Born in 1475, Michelangelo Buonarroti exemplified a second type of Italian genius. Intense, focused, gifted with extraordinary talents in the visual arts and architecture, and rumored to be so impassioned by his work as to go weeks on end without sleep, his talent was such that monumental commissions were forced upon him by the political and religious powers of the day, although he argued bitterly against the scale of such assignments. He became increasingly cantankerous with age, and in angry response to criticism of one commission in particular, famously painted himself into his vast Last Judgment as a flayed skin victimized by his patrons. Charm and affability were not in Michelangelo’s toolkit.
Fast forward five centuries and find now a completely different type of Italian genius. Shaped by mid-20th century forces in technology, and brought to full fruition in the fertile fields of Silicon Valley, Lucio Lanza exemplifies a third class in the taxonomy, one that encompasses the upsides of those 16th century icons – intelligence, creativity, a passion for innovation and work, a sense of history – without the downsides – egomania, rough irritability, inability to finish a project, or avoid a project too big to handle.
In the wake of two High-Renaissance Florentians, it took one High-Tech Milanese to fill out the taxonomy of Italian genius. Here in the 21st century, Lucio Lanza is in a modern class of his own.
Thursday, September 25th, 2014
Last week I had a chance to chat by phone with Accellera Chair Shishpal Rawat, and when I say chance that’s accurate. Rawat is so busy these days, it’s hard to believe he has time for any extraneous conversations. Not only does he have a full-time job at Intel, he has been chair of Accellera for four years and now is ramping up to take over the reins at CEDA at well.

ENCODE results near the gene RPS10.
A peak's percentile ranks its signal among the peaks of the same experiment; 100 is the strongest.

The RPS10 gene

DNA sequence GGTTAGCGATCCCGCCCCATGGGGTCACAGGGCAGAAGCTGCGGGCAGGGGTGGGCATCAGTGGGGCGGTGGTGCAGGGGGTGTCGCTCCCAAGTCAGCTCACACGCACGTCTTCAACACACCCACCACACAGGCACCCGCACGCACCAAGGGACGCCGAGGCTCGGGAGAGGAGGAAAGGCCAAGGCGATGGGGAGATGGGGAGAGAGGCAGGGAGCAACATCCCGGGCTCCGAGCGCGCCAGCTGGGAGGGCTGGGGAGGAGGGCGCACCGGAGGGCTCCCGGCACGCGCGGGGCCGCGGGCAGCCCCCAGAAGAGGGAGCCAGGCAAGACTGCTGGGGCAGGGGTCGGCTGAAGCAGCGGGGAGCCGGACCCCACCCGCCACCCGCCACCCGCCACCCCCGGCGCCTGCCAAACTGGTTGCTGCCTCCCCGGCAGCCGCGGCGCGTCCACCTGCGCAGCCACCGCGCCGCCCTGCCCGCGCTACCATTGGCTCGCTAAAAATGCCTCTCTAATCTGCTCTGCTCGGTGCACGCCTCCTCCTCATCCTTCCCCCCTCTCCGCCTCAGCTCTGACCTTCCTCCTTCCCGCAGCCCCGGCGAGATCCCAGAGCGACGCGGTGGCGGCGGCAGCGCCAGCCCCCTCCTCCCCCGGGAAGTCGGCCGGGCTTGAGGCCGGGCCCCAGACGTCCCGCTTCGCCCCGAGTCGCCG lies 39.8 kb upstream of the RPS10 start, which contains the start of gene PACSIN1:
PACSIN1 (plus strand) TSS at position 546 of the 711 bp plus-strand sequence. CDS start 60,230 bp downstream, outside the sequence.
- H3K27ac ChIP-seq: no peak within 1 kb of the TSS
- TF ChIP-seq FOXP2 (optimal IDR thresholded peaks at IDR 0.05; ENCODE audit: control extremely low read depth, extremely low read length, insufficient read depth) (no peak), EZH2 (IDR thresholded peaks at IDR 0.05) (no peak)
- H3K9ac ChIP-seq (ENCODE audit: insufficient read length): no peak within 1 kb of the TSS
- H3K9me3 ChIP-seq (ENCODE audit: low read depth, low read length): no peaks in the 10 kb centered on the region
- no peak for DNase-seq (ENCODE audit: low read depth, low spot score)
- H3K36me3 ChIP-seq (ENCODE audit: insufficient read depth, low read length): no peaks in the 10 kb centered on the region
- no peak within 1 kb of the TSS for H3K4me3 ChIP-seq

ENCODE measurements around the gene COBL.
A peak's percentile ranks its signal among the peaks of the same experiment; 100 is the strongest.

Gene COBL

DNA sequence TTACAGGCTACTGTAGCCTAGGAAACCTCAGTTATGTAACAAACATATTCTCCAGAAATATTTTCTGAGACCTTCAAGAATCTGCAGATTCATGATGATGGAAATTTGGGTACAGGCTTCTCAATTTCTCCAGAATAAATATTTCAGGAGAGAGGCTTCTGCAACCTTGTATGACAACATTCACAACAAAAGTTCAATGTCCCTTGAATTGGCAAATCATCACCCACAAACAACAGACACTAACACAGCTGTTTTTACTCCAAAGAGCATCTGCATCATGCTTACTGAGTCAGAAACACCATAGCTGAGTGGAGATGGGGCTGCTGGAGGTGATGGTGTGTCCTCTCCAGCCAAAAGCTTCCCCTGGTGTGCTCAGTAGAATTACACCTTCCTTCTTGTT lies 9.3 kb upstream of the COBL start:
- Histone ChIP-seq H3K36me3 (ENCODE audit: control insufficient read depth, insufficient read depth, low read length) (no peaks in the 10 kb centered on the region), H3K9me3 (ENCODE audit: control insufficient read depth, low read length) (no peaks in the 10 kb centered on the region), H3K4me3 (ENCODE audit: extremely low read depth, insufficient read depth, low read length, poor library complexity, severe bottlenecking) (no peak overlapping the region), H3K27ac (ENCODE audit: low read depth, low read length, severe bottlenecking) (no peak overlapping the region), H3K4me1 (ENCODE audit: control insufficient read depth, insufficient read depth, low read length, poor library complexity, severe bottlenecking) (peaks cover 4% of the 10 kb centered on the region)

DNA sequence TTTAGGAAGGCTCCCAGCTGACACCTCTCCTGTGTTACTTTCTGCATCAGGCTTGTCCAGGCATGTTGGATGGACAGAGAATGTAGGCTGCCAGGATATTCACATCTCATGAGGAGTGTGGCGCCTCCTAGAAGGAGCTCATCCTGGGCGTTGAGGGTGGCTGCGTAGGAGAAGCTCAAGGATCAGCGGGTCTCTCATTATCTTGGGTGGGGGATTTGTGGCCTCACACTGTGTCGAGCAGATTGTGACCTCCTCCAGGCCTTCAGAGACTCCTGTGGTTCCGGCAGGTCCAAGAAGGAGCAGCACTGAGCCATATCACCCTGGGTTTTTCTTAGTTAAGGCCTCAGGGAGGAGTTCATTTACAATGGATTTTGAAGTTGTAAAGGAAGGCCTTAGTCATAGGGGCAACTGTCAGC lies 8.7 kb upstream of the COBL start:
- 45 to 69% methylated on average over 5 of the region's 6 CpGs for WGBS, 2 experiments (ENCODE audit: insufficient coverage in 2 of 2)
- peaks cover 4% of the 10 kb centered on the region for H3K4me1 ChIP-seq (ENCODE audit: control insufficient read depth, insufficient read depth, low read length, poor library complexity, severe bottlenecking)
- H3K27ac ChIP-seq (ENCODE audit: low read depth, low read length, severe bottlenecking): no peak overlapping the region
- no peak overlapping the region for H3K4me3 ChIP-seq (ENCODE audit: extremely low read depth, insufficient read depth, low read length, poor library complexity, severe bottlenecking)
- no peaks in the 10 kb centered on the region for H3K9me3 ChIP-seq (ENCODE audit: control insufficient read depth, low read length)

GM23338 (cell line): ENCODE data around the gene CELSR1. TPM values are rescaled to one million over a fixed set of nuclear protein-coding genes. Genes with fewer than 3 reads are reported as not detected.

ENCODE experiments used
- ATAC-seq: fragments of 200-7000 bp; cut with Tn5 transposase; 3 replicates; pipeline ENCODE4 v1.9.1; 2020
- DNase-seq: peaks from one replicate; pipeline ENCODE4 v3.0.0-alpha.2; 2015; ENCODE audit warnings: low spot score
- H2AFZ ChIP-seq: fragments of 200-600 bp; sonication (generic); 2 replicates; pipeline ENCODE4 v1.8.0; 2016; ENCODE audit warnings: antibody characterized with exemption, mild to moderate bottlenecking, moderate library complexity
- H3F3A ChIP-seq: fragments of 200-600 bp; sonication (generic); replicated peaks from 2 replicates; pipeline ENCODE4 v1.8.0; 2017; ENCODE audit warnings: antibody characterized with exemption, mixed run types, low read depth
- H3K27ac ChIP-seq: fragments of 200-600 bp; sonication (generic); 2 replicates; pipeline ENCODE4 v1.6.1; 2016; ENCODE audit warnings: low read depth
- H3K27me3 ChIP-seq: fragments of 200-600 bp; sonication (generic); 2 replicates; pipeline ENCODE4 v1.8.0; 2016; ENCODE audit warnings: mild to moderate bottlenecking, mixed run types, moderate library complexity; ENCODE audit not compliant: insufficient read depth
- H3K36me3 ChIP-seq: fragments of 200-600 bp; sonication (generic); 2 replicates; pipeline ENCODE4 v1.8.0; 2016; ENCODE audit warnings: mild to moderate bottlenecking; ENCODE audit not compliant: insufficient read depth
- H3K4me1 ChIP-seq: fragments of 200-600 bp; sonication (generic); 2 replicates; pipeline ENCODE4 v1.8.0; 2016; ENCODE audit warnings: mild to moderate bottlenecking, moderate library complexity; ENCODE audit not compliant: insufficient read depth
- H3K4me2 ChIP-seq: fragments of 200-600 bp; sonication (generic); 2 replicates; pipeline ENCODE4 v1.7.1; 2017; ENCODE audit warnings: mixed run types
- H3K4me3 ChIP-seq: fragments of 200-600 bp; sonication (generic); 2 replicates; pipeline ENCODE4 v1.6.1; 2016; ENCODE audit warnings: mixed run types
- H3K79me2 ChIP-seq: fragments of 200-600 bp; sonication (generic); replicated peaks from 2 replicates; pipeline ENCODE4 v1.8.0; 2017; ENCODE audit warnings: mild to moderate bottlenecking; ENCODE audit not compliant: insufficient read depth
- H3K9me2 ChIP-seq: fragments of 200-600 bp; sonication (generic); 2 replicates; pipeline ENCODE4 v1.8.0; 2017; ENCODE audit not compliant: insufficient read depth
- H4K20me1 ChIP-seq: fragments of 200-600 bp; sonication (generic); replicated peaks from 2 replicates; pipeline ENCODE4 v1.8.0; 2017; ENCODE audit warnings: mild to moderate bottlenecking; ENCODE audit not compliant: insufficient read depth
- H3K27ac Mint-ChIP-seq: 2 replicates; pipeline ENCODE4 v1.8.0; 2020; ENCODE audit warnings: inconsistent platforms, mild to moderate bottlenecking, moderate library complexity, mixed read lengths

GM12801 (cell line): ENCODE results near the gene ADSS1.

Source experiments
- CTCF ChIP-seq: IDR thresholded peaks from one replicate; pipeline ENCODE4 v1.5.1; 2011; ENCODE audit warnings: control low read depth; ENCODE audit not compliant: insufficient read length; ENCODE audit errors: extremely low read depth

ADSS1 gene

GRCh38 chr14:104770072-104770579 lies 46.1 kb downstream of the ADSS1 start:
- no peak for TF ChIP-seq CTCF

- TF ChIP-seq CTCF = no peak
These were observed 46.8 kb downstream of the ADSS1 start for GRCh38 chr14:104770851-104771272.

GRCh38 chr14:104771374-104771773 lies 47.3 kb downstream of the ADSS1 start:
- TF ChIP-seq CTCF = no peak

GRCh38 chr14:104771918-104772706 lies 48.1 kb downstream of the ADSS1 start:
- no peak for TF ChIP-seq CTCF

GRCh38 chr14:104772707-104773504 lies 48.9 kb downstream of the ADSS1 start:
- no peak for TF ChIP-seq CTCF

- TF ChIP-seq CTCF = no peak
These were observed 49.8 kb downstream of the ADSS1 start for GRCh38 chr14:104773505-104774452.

Among other activities, both Accellera and CEDA sponsor several key conferences in the industry. Accellera is the primary sponsor of the Design and Verification Conference and Exhibition (DVCon). I asked Shishpal about this year’s efforts to take DVCon on the road and how that dovetails with the changes he’s seen at Accellera over his years of leadership.
He said, “Without a doubt, the biggest change is the international outreach that we are now doing in our programs. DVCon will debut in Bangalore this month and will debut in Europe next month on October 14th and 15th in Munich. Expanding the conference this way has required a great deal of work on the part of local dedicated volunteers in both India and Europe, in addition to the efforts of our established corps of hardworking people. We expect a very big group of attendees at both of these shows, which adds to the work load for everyone involved.”
Tuesday, June 10th, 2014
UMass Amherst’s Sandip Kundu moderated a Thursday afternoon panel at DAC entitled, ‘Designing on Advanced Process Nodes: How many re-spins should you plan for?’
In concert with his four panelists, Broadcom’s Ajat Hukkoo, Intel’s Ashu Bakhle, Samsung’s Hong Hao, and GlobalFoundries’ Luigi Capodieci, Kundu laid out qualitative motivations and quantitative guidelines for predicting how many re-spins can be expected when a design targets next-generation geometries.
Prof. Kundu began with an homage to the costs and challenges: “Chips are expensive to develop, the Spice models are expensive to develop, and the first-pass and second-pass models often are not working.”
It’s within this environment of uncertainty, Kundu said, that designers and their managers are having difficulty predicting how many re-spins will be needed to get things right, and thus budgets and schedules are equally unpredictable.
Ajat Hukkoo agreed: “At Broadcom, every time we migrated from one node to another, the partitioning [of the design] had to be re-evaluated for electrical considerations and costs.